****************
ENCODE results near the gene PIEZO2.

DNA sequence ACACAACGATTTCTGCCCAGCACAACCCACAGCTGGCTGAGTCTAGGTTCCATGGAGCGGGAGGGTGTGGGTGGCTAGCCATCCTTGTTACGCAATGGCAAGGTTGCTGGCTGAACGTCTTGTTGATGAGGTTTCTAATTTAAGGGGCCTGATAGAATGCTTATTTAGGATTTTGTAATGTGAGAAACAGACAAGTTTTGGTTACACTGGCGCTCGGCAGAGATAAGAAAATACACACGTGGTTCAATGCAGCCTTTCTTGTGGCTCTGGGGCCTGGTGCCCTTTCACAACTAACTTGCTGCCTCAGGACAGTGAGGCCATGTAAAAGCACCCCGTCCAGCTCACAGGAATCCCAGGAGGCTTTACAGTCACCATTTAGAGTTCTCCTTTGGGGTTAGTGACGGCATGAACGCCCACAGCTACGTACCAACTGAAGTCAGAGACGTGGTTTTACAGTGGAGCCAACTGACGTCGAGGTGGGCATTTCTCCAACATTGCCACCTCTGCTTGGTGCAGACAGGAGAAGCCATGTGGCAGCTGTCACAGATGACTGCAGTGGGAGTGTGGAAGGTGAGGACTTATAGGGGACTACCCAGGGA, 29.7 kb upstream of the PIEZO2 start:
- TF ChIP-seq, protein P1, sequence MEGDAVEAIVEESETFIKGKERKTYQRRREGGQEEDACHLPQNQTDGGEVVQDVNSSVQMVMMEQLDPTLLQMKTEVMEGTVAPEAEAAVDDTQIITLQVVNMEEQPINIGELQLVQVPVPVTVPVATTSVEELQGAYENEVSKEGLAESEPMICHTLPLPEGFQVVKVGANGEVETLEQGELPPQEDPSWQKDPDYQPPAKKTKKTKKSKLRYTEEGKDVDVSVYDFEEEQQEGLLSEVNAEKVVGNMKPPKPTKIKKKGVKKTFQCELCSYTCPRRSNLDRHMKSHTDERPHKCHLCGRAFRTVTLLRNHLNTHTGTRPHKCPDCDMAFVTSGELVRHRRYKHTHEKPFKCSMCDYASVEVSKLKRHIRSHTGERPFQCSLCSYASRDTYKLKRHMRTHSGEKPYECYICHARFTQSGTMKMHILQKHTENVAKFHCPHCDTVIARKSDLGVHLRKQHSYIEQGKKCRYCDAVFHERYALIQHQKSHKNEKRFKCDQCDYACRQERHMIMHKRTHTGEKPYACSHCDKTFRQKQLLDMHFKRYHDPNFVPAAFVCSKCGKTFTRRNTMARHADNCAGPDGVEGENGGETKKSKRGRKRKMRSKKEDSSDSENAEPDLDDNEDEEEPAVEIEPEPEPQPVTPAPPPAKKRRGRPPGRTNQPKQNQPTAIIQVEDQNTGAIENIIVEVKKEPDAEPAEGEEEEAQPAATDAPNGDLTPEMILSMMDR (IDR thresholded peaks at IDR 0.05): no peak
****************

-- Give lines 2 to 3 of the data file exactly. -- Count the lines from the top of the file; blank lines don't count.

DNA sequence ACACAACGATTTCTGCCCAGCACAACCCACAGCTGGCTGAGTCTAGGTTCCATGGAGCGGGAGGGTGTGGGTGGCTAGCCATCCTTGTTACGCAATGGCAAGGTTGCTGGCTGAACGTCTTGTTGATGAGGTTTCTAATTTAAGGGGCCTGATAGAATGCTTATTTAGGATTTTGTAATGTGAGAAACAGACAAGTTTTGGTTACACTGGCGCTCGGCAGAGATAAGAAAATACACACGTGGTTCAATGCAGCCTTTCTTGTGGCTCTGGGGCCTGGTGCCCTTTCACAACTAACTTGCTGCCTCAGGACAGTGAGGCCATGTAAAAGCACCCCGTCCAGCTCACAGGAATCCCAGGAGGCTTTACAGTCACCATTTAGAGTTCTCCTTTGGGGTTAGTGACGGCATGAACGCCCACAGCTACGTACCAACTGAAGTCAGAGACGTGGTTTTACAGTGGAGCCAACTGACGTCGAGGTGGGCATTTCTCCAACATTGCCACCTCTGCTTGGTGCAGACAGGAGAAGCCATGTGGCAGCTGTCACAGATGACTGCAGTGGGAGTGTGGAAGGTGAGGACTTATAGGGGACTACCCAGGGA, 29.7 kb upstream of the PIEZO2 start:
- TF ChIP-seq, protein P1, sequence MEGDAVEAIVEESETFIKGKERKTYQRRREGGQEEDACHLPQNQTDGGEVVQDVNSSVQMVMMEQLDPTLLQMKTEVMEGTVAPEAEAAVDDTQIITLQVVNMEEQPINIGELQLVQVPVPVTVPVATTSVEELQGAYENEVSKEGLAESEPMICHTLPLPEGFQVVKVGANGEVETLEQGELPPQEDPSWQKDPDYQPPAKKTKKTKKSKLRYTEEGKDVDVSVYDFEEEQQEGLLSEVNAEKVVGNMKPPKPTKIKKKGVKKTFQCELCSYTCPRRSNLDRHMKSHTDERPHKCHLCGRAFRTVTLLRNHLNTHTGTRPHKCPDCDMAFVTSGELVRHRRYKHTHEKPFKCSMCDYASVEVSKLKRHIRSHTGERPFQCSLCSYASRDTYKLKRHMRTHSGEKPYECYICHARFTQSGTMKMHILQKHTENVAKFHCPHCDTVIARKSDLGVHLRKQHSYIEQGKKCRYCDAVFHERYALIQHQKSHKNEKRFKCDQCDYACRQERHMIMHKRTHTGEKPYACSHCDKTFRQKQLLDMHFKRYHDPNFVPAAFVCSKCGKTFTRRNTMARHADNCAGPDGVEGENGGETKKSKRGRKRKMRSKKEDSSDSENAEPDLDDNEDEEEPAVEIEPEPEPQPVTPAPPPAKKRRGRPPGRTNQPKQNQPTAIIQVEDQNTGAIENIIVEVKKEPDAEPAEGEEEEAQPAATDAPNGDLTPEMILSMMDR (IDR thresholded peaks at IDR 0.05): no peak